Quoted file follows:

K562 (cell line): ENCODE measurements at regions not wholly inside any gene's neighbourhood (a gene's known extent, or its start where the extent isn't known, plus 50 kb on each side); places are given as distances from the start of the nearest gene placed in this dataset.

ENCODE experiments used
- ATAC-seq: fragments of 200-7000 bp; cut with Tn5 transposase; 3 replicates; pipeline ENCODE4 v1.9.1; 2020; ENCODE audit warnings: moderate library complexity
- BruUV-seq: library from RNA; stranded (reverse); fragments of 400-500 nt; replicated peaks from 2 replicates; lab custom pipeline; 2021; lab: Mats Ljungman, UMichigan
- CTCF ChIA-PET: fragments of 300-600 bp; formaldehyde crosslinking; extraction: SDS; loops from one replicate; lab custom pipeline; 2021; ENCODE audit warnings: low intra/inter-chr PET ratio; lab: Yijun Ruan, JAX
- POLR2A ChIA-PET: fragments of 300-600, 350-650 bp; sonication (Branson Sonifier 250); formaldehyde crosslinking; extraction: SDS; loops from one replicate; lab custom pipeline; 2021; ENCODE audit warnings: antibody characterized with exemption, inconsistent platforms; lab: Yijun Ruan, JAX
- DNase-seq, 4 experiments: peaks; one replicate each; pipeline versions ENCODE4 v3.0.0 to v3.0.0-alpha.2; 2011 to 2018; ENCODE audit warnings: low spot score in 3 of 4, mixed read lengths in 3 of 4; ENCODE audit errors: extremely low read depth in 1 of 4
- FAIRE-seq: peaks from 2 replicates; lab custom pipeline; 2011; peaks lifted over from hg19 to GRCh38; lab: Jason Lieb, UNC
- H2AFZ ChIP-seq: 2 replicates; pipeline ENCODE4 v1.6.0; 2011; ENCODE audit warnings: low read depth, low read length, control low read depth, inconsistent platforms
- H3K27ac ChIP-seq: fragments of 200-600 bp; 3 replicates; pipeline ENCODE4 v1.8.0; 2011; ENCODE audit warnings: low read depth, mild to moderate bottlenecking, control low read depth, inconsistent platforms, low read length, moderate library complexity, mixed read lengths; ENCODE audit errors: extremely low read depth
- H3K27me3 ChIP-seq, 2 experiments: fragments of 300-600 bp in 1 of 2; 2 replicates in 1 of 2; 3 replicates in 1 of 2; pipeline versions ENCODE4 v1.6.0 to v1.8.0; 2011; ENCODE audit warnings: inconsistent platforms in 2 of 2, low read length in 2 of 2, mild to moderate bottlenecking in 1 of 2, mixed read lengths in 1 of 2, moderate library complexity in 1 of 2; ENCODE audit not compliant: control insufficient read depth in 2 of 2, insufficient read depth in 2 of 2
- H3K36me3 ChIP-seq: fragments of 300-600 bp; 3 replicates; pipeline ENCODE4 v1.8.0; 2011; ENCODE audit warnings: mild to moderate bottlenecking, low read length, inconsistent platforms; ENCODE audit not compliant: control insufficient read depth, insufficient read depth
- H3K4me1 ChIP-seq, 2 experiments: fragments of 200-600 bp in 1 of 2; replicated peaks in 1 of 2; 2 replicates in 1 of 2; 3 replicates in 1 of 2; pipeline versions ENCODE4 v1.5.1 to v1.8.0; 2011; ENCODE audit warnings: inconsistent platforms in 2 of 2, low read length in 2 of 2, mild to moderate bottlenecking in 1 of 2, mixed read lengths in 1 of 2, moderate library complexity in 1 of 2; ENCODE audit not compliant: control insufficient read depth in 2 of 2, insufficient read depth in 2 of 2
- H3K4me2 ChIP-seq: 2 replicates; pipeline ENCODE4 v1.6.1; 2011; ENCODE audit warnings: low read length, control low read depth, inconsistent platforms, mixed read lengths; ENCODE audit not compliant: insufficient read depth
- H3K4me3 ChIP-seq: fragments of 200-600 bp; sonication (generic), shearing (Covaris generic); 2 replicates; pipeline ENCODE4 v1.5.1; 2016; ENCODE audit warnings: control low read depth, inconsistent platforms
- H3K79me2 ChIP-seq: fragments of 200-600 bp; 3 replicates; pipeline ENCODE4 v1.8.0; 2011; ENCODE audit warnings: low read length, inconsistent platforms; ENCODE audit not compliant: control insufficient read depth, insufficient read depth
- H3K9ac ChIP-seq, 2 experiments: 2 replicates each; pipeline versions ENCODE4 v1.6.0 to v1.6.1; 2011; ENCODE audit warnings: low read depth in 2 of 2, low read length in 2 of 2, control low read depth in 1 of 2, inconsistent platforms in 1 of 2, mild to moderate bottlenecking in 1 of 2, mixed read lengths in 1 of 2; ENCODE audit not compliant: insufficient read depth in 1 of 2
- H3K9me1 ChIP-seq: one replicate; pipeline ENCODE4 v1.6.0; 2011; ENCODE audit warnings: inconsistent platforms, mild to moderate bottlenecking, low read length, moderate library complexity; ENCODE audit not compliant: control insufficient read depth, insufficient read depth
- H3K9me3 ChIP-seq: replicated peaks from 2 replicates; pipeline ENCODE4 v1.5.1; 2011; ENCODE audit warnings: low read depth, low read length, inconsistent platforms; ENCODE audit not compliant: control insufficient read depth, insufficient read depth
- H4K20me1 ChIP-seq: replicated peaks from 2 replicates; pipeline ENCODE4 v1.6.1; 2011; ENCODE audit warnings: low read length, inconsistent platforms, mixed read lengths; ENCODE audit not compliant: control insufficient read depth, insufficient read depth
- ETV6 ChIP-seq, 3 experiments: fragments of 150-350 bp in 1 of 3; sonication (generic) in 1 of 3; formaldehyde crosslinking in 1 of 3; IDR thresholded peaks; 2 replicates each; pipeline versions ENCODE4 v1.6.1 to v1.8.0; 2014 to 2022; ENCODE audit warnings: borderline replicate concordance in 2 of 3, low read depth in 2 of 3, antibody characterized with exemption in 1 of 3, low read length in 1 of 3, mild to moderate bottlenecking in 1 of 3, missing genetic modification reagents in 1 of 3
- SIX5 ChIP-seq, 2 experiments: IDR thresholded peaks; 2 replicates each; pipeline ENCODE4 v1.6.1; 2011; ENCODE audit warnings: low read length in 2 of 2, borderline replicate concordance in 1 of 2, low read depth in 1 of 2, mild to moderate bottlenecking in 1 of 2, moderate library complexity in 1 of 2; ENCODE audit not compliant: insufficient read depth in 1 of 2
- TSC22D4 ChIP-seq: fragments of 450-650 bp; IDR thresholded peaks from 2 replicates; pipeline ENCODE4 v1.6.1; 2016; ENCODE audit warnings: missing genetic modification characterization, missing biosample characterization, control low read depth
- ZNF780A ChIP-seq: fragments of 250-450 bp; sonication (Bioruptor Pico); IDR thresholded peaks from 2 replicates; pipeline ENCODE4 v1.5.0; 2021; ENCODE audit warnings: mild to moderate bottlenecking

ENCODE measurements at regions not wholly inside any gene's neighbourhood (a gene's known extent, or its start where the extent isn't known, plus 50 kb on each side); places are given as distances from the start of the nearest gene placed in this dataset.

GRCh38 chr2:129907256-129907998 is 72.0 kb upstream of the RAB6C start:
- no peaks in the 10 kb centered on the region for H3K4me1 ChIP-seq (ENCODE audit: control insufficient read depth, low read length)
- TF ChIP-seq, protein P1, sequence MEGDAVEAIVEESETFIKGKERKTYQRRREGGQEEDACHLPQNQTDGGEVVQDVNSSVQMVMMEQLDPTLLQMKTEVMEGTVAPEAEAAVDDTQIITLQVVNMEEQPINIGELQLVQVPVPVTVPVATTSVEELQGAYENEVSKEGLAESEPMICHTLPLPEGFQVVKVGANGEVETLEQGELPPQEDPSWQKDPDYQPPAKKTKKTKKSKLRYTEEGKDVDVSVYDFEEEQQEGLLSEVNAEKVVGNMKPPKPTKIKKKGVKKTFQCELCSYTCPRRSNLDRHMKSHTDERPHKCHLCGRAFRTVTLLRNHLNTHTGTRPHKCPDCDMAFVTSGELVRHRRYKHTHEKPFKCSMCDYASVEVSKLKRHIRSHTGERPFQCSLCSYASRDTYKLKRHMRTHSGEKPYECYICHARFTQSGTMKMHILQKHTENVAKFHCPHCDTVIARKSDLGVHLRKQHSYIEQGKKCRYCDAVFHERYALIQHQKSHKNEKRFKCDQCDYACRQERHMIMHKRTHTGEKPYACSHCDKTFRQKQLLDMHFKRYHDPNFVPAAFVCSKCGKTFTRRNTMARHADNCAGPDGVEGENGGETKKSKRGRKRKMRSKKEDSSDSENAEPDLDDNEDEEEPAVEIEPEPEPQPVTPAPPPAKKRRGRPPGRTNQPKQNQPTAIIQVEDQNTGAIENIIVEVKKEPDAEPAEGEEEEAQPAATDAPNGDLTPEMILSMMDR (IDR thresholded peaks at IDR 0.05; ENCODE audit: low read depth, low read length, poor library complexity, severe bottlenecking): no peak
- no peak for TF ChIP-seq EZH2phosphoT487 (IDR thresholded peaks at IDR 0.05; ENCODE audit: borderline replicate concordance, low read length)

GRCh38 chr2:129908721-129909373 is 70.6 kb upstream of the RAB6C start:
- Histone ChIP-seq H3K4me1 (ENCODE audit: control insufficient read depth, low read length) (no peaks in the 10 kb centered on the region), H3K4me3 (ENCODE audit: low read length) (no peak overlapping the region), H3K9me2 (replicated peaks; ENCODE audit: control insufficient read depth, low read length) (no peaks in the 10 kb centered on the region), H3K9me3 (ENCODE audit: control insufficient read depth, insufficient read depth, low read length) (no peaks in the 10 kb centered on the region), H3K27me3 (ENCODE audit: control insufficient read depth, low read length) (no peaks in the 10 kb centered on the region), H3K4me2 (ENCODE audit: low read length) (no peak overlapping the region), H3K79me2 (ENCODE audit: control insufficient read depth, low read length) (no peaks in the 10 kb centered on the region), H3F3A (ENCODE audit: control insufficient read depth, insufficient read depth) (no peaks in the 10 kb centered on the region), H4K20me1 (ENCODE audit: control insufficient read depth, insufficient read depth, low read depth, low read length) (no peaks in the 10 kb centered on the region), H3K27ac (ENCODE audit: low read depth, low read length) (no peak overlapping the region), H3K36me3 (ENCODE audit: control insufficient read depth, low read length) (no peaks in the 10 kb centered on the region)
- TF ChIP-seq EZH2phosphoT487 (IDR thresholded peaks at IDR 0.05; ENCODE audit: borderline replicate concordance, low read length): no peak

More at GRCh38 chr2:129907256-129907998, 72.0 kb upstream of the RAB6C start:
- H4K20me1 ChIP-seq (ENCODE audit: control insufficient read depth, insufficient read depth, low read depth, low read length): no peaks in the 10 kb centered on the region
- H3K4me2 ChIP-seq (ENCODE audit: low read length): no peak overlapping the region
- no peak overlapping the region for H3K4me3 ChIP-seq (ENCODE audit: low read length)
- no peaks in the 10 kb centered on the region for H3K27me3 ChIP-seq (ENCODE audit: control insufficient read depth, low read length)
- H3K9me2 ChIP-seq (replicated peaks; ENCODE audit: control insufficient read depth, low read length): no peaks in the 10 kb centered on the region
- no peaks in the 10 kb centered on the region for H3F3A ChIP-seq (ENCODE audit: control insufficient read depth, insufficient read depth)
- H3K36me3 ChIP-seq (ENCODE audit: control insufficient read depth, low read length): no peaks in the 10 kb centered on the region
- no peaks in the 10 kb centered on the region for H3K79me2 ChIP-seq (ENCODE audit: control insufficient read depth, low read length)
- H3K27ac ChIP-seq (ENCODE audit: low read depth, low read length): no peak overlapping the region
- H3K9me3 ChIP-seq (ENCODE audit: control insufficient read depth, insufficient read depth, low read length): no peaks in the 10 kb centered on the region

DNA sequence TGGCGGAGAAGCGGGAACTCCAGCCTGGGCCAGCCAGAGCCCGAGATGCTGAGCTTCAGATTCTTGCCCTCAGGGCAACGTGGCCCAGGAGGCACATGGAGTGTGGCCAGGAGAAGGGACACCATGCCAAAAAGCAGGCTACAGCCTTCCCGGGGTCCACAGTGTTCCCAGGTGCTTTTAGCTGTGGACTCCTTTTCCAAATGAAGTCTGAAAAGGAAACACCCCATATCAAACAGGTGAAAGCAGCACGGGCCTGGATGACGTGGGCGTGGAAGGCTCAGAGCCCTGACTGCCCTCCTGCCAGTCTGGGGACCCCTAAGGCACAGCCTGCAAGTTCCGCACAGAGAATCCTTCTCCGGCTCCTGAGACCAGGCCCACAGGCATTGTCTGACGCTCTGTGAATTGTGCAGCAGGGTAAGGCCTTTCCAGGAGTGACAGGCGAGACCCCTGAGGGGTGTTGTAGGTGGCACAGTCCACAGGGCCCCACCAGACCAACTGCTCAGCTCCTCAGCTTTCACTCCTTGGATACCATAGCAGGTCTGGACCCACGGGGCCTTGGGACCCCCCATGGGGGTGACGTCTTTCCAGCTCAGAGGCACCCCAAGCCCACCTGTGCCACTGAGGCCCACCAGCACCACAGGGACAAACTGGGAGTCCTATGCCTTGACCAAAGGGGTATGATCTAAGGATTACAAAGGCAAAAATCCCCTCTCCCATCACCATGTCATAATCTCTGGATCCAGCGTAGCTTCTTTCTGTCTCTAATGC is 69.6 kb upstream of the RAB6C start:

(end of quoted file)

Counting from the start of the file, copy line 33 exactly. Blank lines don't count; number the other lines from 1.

More at GRCh38 chr2:129907256-129907998, 72.0 kb upstream of the RAB6C start: